What to Know as Markets Kick Off 2024

On the first trading day of 2024, European stocks saw active growth, while U.S. futures remained confident, as investors bet that major central banks would soon start cutting interest rates.

The Stoxx Europe 600 index rose by 0.1%, with Germany’s DAX and France’s CAC 40 increasing by 0.4% and 0.1% respectively as of 6:14 AM Eastern Time on Tuesday. London’s FTSE 100 traded unchanged after rising earlier in the day.

Asian markets were mixed. Hong Kong’s Hang Seng fell by 1.5%, and China’s Shanghai Composite closed down 0.4% after weak industrial production data highlighted challenges facing the world’s second-largest economy. South Korean and Australian stocks saw gains.

On Wall Street, Dow futures dropped by 0.2%, S&P 500 by 0.3%, and the tech-heavy Nasdaq by 0.5% before the market opened.

2023 was a great year for global stocks as fears that high interest rates would continue to pressure the economy and company valuations, as seen in the previous year, eased.

Inflation declines in the U.S., Eurozone, and the UK bolstered expectations that central banks are preparing to lower borrowing costs in the coming months. Investors were also encouraged by the potential of artificial intelligence, which could bring significant revenues to companies.

However, investors were disappointed in China. The country’s blue-chip CSI 300 index fell more than 11% in 2023, as a range of issues, including a real estate market crisis, low consumer spending, and high youth unemployment, pushed the economy to the back foot. Official data released on Sunday showed that manufacturing activity in December contracted for the third consecutive month and more than expected.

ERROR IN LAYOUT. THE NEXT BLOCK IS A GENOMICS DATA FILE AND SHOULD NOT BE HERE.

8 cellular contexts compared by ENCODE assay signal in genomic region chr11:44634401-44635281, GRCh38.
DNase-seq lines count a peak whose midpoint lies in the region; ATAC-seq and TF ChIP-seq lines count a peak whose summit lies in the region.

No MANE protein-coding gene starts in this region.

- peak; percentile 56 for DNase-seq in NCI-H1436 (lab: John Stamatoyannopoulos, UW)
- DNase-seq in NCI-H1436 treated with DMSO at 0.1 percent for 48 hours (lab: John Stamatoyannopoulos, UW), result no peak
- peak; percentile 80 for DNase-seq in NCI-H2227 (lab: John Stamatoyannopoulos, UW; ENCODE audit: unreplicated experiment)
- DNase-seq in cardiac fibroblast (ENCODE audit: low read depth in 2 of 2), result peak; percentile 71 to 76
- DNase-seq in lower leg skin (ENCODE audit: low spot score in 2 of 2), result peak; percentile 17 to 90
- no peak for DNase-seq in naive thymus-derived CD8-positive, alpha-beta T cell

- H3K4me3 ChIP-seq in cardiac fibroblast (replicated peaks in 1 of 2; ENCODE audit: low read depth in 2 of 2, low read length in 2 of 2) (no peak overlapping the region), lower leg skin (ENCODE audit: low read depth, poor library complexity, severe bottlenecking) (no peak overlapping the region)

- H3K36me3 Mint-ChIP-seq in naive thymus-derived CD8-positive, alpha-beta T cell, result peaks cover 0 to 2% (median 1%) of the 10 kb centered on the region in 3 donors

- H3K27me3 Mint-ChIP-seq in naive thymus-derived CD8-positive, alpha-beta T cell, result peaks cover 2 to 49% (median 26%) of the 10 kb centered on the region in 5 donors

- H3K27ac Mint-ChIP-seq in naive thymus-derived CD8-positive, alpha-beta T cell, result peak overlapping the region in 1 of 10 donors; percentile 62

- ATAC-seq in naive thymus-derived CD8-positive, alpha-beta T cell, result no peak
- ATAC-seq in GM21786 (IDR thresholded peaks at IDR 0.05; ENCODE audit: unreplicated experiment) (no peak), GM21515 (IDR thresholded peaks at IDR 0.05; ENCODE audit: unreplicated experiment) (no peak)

European indices started the year on a positive note, choosing to overlook weak signals from Chinese PMI indices and ongoing unrest in the Red Sea, focusing instead on the likelihood of significant rate cuts in 2024.

Global oil prices rose on Tuesday following new attacks in the Red Sea – a key waterway facilitating the transit of goods and fuel along global trade routes.

On Sunday, U.S. helicopters sank three boats operated by Iran-backed Houthi rebels targeting the Maersk vessel. On Monday, the shipping giant imposed a 48-hour delay for its ships passing through the Red Sea.

Brent crude, the global oil benchmark, jumped 2.3%, reaching nearly $79 per barrel, while West Texas Intermediate, the U.S. benchmark, increased by 2.2%, exceeding $73 per barrel.

Bitcoin Bounces Back

It appears that investors are once again showing interest in betting on the risky asset of Bitcoin.

The world’s most expensive cryptocurrency surged over 5% in early trading on Tuesday, surpassing the $45,000 mark for the first time since April 2022. This rise comes as investors increasingly anticipate that U.S. regulators will approve a Bitcoin-focused exchange-traded fund, or a spot ETF.

A Bitcoin spot ETF would open up the cryptocurrency to a vast number of traditional investors looking to access this risky and highly volatile asset without actually owning it. Last year, Bitcoin’s value increased by 156% following a 64% drop in 2022, though it remains far from its record high of $69,000 reached in November 2021.

This surge in enthusiasm for cryptocurrencies comes as the U.S. Securities and Exchange Commission considers applications for the creation of spot Bitcoin ETFs. While it’s clear that cryptocurrencies are here to stay and the appetite for their inclusion in portfolios is growing, investors are still awaiting more regulated options.